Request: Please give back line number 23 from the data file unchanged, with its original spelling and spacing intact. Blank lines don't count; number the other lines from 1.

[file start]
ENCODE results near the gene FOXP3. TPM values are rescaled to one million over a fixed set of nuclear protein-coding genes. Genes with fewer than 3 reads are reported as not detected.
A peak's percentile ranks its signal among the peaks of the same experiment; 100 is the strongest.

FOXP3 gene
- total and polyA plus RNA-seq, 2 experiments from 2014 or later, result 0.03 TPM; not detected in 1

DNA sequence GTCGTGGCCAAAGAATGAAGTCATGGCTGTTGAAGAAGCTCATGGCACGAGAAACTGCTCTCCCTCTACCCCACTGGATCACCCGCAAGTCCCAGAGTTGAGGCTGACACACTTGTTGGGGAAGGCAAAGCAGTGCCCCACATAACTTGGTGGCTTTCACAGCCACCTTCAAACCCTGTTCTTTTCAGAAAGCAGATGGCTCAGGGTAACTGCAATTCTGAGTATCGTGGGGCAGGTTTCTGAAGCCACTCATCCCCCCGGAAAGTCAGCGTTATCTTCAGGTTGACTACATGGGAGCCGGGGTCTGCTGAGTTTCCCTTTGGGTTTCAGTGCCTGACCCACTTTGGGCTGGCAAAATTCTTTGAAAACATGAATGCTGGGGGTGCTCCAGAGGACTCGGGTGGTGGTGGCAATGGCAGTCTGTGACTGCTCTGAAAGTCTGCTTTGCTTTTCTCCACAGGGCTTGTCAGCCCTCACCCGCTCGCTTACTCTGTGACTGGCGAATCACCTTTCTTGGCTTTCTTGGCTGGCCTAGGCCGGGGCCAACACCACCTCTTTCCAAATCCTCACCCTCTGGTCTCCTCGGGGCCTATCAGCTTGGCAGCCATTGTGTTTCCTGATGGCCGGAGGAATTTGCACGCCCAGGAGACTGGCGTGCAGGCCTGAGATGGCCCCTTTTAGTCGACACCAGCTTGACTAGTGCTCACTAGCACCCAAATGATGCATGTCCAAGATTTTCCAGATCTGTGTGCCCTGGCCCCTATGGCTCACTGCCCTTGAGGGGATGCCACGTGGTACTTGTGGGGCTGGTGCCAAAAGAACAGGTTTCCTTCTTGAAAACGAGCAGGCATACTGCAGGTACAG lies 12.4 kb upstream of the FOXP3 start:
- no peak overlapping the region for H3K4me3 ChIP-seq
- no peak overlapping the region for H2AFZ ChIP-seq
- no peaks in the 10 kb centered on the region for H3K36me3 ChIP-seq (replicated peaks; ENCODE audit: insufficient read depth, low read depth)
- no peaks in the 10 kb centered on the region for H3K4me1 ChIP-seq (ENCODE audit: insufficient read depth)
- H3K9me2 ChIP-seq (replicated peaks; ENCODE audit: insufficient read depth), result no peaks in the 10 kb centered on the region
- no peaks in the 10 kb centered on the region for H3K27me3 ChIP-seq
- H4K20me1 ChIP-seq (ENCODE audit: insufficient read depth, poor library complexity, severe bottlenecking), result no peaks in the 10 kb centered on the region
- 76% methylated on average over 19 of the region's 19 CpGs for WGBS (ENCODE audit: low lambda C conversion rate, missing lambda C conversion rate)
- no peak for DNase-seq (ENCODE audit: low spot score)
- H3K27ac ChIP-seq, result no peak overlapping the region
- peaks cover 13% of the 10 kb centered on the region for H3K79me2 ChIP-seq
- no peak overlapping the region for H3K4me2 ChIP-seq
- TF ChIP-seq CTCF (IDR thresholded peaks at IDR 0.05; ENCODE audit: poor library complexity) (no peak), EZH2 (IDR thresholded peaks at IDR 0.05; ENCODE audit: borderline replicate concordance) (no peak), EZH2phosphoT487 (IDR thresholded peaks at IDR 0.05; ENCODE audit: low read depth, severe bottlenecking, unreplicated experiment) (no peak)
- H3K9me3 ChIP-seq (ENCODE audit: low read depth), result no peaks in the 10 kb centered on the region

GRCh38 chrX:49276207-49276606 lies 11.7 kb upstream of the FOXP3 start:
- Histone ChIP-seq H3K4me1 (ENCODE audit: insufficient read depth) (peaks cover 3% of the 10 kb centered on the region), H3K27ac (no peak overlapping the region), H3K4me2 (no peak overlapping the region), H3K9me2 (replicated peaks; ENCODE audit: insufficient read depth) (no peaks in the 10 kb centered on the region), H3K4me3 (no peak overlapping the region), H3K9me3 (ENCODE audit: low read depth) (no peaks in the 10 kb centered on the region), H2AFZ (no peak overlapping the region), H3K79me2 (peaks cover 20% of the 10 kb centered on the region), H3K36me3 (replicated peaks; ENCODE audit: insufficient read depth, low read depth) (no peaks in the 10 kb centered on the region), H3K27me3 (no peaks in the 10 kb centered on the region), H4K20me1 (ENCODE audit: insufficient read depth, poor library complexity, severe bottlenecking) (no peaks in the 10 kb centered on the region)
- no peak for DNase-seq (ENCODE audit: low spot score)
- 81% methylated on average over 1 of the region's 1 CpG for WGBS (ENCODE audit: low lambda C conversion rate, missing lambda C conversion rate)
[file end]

- 81% methylated on average over 1 of the region's 1 CpG for WGBS (ENCODE audit: low lambda C conversion rate, missing lambda C conversion rate)